First, what on earth is he thinking, not retiring? The reporting about his not wanting to politicize the Court by retiring strategically sounds literally unbelievable to me: that might be what he's saying, but it can't possibly be what he's actually thinking.
Second, should there be people steadily picketing in front of the Court begging him to change his mind? How do you persuade someone in a position like that not to do incredible damage to the whole country to make some kind of obscure and futile point? Come to think, that applies to Senators Manchin and Sinema as well.
Maybe we should have a thread? My operating assumption is that this is one of those things where there aren't actually two sides. It's open and shut bullshit, no?
Mossy Character sends in this link, Mexico marks end of last Indigenous revolt with apology.
The Mayas of Quintana Roo -- who fought an 1847-1901 rebellion against Mexican settlers and the government known as "the War of the Castes" -- still live on the Caribbean coast. The rebellion was finally ended when Mexican troops captured Felipe Carrillo Puerto between May 4-5, 1901.
The apology sounds sincere and humble:
"For centuries, these people have suffered exploitation and abuse," said Interior Secretary Olga Sánchez Cordero. "Today we recognize something which we have denied for a long time, the wrongs and injustices committed against the Mayan people."
"Today, we ask forgiveness in the name of the Mexican government for the injustices committed against you throughout our history and for the discrimination which even now you are victims of," she said.
But then again, I'm an outsider. I have no idea how it comes across to the people involved. I'm imagining reading an apology issued by the US government towards Native Americans, and how I'd be listening for who the speaker actually is, and what kinds of buzzwords they reach for, and how deeply they seem to grasp the impact. And whether they see how there are still problems to redress in 2021.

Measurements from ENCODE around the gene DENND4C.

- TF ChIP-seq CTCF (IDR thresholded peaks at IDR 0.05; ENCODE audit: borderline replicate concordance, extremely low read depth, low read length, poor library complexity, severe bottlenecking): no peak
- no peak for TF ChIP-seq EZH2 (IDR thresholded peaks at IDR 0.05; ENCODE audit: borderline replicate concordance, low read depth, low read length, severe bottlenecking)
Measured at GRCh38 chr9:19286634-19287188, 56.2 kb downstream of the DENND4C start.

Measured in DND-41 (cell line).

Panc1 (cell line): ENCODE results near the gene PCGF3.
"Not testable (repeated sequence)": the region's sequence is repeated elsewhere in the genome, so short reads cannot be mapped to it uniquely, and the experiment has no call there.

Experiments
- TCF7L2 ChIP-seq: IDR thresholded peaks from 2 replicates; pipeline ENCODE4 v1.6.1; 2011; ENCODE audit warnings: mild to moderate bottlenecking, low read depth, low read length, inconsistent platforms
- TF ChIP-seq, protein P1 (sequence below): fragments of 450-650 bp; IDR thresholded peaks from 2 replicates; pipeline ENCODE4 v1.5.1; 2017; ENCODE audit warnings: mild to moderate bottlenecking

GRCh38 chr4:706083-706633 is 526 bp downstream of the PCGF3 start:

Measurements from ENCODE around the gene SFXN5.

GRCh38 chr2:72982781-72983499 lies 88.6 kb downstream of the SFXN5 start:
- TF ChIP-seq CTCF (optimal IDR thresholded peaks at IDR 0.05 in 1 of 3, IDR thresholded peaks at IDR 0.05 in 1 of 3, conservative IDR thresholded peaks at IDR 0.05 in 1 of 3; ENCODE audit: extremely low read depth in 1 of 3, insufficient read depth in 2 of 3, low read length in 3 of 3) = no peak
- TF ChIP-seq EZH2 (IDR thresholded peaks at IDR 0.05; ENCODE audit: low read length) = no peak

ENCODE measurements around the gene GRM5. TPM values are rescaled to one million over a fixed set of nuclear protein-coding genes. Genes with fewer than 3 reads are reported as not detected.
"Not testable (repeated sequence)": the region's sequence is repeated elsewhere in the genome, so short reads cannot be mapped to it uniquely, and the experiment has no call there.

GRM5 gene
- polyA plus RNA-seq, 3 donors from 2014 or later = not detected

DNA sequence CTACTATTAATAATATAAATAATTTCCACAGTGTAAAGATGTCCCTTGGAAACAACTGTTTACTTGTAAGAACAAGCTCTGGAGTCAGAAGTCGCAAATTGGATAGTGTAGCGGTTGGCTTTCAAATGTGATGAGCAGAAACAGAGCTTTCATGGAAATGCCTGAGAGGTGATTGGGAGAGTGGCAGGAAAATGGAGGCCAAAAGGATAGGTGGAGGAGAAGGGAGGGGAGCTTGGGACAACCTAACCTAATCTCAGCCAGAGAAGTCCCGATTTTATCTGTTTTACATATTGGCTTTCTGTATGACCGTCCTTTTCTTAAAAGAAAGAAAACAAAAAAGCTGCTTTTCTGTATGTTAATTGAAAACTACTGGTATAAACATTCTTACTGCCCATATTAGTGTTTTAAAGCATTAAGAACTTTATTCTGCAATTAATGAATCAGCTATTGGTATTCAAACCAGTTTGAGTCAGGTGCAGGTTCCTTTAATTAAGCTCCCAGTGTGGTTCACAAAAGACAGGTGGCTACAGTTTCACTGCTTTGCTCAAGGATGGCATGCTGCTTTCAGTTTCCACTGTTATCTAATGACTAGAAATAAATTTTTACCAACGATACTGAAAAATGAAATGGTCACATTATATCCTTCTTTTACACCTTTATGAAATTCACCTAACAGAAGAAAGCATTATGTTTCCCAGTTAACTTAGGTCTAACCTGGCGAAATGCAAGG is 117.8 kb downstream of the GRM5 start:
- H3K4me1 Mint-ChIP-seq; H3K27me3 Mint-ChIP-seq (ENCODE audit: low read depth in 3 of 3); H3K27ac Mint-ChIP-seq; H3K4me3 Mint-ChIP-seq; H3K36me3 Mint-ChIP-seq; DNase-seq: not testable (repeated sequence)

(Still! An apology is better than a cover up! I don't mean to gloss over that!)
If I may be a jerk, I misread the last sentence of this paragraph at first:
During the 1800s, Mayas were forced to work in serf-like conditions on sisal plantations. Sisal and henequen were fibers used in making rope. Some were even tricked into virtually slavery in sugar cane fields in Cuba.
and had a weird instant image of zoom-slavery.
Minivet writes: Curious what people think about this disquisition / open letter to Pew.
3. Naming "generations" and fixing their birth dates promotes pseudoscience, undermines public understanding, and impedes social science research. The "generation" names encourage assigning them a distinct character, and then imposing qualities on diverse populations without basis, resulting in the current widespread problem of crude stereotyping. This fuels a stream of circular debates about whether the various "generations" fit their associated stereotypes, which does not advance public understanding.
I'd love it if we talked less about generations and more about the wealth/outlook gap between older and younger, though.
Heebie's take: This paragraph is hilarious: